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In developing countries around the world, small business owners with dreams of doing more for their families and communities find themselves in this impossible situation.
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For a small percentage of us, if we are lucky enough, we might already have a friend or relative working in our desired industry who can help us get a foot in the door. But in reality, simply possessing a diploma doesn't always translate into finding a job right away. What then are some other options that a new graduate might look at?
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Have you heard about social enterprises? Social enterprises apply business solutions to social problems. They're incredibly hot right now. So hot, in fact, that I've just come back from the Social Capital Markets (SOCAP) conference in San Francisco where there were over 2000 attendees.
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In May 2015, the French government did something incredible: the National Assembly unanimously passed a law forcing large supermarkets to donate unsold food to charities. That's how the #WhatAWaste campaign -- a grassroots effort to pressure Canada's political leaders to follow France's example -- was born.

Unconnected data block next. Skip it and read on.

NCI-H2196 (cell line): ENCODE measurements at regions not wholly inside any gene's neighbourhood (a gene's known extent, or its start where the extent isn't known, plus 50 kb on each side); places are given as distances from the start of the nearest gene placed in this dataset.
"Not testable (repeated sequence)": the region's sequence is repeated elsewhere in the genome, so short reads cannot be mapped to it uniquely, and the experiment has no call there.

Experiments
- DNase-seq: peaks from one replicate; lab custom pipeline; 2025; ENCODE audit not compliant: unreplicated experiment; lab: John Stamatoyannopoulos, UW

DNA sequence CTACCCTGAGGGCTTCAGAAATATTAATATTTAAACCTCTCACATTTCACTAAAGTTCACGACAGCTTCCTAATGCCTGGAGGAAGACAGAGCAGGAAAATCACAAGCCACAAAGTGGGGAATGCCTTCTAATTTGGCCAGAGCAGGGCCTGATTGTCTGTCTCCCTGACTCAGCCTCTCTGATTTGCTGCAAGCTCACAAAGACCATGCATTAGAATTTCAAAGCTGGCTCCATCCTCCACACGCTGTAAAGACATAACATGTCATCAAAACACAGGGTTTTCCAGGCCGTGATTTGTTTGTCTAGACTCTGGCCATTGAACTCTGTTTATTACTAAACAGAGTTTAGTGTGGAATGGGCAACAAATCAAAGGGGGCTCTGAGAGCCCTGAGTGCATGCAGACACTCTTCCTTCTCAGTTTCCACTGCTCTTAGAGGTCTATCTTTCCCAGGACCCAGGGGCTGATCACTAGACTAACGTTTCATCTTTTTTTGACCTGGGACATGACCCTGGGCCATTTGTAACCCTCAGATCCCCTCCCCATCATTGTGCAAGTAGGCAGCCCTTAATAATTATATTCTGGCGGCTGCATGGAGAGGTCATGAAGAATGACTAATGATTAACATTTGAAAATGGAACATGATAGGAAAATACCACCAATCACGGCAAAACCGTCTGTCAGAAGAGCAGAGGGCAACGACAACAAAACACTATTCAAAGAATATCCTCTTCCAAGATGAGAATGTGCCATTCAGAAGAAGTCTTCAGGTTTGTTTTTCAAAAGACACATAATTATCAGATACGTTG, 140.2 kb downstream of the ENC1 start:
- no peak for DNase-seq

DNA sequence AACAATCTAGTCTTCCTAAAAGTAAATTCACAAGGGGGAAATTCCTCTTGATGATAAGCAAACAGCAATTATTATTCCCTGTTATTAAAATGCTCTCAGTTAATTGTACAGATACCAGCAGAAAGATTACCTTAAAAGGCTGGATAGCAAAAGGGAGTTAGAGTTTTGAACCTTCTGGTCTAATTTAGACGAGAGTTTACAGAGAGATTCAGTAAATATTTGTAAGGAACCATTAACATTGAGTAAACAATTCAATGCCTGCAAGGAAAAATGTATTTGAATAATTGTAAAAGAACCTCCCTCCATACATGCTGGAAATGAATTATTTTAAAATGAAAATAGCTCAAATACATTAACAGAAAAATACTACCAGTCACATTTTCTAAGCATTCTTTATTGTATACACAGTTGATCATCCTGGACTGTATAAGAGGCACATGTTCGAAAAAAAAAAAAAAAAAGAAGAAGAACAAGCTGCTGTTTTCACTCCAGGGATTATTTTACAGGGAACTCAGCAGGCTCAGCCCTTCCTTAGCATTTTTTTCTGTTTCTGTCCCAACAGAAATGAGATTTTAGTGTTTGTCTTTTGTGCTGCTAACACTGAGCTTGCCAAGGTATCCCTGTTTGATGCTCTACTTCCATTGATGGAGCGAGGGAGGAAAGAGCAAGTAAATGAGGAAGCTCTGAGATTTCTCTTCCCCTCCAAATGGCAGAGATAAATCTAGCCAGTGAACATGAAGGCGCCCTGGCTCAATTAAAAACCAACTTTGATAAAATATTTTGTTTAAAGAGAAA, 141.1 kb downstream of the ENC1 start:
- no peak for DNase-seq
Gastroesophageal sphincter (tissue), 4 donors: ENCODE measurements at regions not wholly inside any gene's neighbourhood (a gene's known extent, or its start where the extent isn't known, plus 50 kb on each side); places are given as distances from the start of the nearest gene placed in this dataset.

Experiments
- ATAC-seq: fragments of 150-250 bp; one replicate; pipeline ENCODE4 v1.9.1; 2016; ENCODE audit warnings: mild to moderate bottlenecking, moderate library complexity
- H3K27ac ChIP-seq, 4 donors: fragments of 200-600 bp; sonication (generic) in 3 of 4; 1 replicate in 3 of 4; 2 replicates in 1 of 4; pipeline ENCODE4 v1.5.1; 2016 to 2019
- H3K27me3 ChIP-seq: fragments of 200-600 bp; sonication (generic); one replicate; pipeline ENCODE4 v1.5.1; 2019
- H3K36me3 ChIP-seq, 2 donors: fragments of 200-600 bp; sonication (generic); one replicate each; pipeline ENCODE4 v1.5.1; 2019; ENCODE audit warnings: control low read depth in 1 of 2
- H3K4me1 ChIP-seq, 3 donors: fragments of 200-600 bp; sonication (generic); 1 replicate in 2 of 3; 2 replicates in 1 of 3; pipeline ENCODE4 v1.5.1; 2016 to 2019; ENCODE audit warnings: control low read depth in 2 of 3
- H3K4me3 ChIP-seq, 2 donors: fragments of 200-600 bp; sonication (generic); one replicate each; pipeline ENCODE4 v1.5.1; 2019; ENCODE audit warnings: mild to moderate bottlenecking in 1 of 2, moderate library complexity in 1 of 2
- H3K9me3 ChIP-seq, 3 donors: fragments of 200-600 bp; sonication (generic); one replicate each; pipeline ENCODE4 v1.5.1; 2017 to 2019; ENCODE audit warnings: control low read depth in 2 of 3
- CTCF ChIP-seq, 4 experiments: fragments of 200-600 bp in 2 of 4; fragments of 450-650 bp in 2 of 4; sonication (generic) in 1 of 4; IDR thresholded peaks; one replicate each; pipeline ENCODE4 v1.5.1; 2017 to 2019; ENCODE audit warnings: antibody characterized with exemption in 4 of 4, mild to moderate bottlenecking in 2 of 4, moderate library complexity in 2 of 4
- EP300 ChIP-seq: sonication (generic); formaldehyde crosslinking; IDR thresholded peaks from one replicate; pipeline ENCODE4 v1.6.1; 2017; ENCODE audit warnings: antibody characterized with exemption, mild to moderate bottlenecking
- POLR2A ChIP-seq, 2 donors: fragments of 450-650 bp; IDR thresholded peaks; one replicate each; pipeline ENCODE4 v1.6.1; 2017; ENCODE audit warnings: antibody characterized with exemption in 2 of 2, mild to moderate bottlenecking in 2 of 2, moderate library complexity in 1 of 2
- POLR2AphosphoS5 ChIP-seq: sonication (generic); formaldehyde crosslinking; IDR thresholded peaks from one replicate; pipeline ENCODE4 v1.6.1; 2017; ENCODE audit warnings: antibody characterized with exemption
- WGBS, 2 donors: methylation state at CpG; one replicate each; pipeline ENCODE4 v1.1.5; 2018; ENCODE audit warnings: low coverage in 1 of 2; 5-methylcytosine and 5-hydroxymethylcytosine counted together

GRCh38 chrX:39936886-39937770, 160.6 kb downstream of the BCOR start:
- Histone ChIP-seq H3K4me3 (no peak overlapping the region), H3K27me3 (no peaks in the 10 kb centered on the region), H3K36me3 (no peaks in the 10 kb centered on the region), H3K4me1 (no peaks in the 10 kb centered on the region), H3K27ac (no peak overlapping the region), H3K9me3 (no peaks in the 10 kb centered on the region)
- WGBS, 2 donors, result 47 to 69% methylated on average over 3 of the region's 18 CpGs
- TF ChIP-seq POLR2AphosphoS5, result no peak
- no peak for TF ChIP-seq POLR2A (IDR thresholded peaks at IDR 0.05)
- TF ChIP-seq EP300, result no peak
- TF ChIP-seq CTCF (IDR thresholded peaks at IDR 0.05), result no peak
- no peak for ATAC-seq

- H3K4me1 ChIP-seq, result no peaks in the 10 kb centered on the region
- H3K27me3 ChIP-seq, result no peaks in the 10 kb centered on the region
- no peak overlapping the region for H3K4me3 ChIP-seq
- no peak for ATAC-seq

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Here are my 10 favourite tips to help you make the most of your Facebook fan page to help you grow your business.
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Dave Baker is a used car salesman on a mission to make Canada a more fair and equitable place. Go ahead and take a moment. Be skeptical. It took me six months to overcome my initial aversion to the predominant narrative of auto sales. I was sure that there was a catch. There had to be a bait-and-switch somewhere along the way.
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When I see a small business plugging away all the while continuing their charitable and community-spirited endeavours (often in the face of near-insurmountable odds), it behooves all of us to reconsider what it means to be "productive."